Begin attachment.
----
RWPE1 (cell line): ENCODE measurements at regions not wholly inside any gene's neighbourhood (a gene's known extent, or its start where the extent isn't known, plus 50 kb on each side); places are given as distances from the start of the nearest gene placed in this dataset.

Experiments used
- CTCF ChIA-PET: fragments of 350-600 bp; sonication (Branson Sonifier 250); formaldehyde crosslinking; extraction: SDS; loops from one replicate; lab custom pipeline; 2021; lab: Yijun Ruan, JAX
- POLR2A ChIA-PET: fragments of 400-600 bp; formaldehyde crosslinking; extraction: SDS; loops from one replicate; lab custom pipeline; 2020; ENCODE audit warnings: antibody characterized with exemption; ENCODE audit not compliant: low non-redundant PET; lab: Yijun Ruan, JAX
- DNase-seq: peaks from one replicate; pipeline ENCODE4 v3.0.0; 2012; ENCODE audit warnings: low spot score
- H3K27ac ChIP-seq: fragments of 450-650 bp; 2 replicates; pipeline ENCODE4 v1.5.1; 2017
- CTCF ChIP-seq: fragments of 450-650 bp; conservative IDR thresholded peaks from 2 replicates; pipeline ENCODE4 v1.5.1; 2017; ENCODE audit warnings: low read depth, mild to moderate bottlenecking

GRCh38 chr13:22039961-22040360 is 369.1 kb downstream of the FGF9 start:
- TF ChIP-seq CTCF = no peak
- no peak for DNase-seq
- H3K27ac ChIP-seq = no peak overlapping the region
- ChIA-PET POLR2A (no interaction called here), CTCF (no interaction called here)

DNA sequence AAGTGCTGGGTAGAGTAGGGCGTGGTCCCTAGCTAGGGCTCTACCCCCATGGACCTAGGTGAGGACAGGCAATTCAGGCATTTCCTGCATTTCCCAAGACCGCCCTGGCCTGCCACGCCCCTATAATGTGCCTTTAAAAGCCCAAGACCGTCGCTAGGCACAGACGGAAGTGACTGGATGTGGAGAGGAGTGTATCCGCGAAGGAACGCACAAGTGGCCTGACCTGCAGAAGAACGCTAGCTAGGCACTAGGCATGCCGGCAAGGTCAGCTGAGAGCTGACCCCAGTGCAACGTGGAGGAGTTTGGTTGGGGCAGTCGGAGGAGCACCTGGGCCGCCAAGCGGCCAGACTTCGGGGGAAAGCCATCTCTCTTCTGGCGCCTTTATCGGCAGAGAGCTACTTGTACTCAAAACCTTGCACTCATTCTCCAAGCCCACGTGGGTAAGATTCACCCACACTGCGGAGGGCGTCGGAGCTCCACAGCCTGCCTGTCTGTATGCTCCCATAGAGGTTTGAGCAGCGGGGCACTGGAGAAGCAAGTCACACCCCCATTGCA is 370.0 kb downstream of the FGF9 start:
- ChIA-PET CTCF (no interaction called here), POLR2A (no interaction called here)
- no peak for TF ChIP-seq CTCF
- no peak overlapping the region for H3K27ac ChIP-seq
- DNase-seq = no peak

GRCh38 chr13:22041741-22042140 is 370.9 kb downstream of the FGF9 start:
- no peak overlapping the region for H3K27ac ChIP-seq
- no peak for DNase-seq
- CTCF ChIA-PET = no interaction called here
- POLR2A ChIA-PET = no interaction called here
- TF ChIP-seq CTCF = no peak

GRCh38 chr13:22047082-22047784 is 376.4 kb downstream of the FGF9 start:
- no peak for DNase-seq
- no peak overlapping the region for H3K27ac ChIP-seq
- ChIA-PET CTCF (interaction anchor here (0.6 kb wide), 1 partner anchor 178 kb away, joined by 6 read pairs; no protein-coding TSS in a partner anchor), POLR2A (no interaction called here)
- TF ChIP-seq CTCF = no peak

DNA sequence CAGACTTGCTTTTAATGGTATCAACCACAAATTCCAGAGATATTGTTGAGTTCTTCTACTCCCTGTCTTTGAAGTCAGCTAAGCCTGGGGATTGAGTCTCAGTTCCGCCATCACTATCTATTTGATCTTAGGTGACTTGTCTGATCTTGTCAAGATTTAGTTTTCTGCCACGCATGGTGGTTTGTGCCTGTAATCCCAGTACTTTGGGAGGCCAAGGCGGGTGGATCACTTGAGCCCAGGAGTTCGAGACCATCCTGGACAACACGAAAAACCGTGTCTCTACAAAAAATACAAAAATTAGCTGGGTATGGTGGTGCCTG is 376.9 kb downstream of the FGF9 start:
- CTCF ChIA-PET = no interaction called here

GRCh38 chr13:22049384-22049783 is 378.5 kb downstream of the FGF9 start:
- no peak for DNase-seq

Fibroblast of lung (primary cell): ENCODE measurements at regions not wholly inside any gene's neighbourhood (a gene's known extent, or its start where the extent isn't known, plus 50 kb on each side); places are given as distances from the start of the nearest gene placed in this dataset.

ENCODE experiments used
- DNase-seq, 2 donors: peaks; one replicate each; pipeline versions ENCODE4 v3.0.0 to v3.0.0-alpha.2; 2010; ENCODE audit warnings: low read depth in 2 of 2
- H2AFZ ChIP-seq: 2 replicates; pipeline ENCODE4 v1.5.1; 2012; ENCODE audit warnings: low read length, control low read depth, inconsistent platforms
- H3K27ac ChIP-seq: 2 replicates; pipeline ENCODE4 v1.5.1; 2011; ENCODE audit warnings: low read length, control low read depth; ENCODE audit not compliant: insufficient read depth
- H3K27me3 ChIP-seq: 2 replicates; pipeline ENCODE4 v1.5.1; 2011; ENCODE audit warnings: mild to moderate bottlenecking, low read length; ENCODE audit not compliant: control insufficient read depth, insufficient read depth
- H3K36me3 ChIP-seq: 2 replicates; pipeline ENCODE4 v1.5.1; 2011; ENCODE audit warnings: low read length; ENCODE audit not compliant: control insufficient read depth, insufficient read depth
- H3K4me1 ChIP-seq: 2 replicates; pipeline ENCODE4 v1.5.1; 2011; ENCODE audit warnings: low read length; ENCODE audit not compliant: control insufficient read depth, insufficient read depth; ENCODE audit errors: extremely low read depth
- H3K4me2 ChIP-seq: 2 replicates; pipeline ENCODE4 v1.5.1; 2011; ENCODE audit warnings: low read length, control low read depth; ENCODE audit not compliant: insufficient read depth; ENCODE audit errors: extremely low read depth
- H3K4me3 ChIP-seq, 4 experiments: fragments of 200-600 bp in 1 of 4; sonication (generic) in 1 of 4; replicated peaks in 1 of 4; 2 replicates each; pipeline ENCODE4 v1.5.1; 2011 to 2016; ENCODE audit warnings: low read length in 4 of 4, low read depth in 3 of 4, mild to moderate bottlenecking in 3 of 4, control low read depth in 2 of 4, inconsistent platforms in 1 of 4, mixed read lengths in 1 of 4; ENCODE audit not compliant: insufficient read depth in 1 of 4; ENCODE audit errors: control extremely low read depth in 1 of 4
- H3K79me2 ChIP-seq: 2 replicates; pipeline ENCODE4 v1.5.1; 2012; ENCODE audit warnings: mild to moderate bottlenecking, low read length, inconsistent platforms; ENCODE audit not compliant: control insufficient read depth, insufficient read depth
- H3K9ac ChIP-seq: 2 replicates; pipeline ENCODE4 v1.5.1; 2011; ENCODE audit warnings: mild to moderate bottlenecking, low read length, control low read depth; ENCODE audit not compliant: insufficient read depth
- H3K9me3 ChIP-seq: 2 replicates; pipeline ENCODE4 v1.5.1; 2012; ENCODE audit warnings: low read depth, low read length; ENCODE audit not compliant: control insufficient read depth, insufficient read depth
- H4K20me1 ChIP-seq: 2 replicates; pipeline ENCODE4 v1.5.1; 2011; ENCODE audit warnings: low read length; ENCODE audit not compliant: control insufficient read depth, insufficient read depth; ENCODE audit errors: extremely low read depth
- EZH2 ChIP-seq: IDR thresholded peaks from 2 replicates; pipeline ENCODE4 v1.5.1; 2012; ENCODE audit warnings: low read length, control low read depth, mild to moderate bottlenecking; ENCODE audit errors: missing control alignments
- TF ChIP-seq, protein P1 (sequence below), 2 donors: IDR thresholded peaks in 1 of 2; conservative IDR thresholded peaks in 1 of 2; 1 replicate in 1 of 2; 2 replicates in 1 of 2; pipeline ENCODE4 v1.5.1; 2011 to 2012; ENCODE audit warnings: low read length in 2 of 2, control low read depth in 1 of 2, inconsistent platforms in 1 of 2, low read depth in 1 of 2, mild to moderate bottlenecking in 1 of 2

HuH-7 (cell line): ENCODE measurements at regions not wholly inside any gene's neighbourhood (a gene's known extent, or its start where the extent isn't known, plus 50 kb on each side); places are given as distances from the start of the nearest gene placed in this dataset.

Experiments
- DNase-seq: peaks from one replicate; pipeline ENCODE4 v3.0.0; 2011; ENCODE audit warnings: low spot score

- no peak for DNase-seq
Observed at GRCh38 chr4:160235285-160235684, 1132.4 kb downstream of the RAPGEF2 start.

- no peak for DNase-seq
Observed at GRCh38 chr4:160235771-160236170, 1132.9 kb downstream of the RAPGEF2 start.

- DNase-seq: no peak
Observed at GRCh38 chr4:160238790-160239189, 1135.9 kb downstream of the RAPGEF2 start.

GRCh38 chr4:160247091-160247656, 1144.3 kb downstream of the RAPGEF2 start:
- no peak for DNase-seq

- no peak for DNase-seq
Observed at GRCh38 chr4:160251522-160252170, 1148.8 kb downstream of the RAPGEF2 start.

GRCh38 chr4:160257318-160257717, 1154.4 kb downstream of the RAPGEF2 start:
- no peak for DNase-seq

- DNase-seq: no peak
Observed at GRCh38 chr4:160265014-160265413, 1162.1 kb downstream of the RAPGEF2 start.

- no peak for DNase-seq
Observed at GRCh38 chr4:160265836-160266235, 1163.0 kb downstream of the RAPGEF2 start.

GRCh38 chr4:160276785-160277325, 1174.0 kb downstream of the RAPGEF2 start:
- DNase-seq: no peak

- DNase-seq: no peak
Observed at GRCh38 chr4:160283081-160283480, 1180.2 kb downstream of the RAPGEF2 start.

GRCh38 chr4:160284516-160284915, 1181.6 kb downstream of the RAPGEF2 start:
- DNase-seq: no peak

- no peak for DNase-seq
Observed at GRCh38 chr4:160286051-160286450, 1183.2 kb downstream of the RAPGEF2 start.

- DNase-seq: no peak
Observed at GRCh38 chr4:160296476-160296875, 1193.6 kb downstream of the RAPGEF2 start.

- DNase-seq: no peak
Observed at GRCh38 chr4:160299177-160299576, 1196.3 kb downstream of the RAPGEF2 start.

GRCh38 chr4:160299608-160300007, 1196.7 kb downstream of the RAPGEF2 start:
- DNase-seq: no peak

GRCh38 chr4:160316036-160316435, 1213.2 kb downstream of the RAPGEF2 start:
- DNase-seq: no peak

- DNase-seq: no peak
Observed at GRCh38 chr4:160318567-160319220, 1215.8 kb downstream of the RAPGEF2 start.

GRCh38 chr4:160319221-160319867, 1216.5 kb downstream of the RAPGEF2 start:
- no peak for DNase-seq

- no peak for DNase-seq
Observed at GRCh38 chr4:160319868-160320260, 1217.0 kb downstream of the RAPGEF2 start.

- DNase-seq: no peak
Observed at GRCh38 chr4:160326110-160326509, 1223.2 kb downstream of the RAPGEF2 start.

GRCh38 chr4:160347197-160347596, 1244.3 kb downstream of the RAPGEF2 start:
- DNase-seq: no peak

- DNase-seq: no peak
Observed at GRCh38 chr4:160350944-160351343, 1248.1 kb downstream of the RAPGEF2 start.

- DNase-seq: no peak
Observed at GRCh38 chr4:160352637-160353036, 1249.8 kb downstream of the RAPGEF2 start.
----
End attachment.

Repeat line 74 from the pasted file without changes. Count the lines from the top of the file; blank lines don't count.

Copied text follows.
- no peak for DNase-seq